José Saramago
[Writer, b. 1922, Azinhaga, Portugal, d. 2010, Tias, Las Palmas, Spain.]

 We are finally living in Plato’s cave, if we consider how those who were imprisoned within the cave—who could do nothing but watch those shadows passing on the back wall—were convinced that those shadows were their one and only reality. I see a profound similarity to all this in the epoch we’re now living in. We no longer live simply through images: we live through images that don’t even exist, which are the result not of physical projection but of pure virtuality. 

Martha Rosler
[Artist, b. 1943, Brooklyn, New York, lives in New York.]

 The question at hand is the danger posed to truth by computer-manipulated photographic imagery. How do we approach this question in a period in which the veracity of even the straight, unmanipulated photograph has been under attack for a couple of decades.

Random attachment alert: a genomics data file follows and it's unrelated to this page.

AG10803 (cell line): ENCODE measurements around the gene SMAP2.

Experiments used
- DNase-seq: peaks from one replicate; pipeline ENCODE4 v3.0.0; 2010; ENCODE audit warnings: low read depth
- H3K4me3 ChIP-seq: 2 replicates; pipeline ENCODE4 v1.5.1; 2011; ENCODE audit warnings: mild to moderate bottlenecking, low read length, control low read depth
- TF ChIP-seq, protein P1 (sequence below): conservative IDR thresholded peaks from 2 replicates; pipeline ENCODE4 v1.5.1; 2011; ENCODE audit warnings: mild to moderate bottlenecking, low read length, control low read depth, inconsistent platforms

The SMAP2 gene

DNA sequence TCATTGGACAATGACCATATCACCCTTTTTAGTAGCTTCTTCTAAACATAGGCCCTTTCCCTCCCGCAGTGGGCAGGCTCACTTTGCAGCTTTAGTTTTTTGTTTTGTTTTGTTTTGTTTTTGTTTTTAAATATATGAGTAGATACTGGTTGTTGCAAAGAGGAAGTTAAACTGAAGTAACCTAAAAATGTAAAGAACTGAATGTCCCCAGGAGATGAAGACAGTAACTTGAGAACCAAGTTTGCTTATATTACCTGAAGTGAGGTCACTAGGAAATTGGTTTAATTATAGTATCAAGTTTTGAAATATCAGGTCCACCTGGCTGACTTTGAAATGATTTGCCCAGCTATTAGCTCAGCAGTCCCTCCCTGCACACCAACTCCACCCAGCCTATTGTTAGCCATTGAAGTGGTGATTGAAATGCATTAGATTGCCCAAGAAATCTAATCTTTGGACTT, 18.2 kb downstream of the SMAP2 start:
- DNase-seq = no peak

Eddie Adams
[Photojournalist, b. 1933, New Kensington, Pennsylvania, d. 2004, New York.]

 People believe them, but photographs do lie, even without manipulation. They are only half-truths. 

Ruth Bernhard
[Photographer, b. 1905, Berlin, d. 2006, San Francisco.]

 What the human eye sees is an illusion of what is real. The black and white image transforms illusions into another reality. 

Eleanor Antin
[Artist, b. 1935, New York, lives in San Diego, California.]

 I adore [photography’s] uneasy mix of fact and fiction—its dubious claim to truth—its status as history. 

Errol Morris
[Documentary filmmaker, b. 1948, Hewlett, New York, lives in Cambridge, Massachusetts.]

 Photographs attract false beliefs the way flypaper attracts flies. 

Robert Frank
[Photographer and filmmaker, b. 1924, Zürich, Switzerland, lives in Mabou, Cape Breton, Nova Scotia, Canada, and New York.]

 I’m always looking outside, trying to look inside. Trying to say something that is true. But maybe nothing is really true. Except what’s out there. And what’s out there is always changing. 

A.D. Coleman
[Critic and writer, b. 1943, New York, lives in New York.]

 We’ve spent now about 150 years trying to convince ourselves that photographs are reliable evidence, some unimpeachable slice of the real world. That was a myth from the very beginning. 
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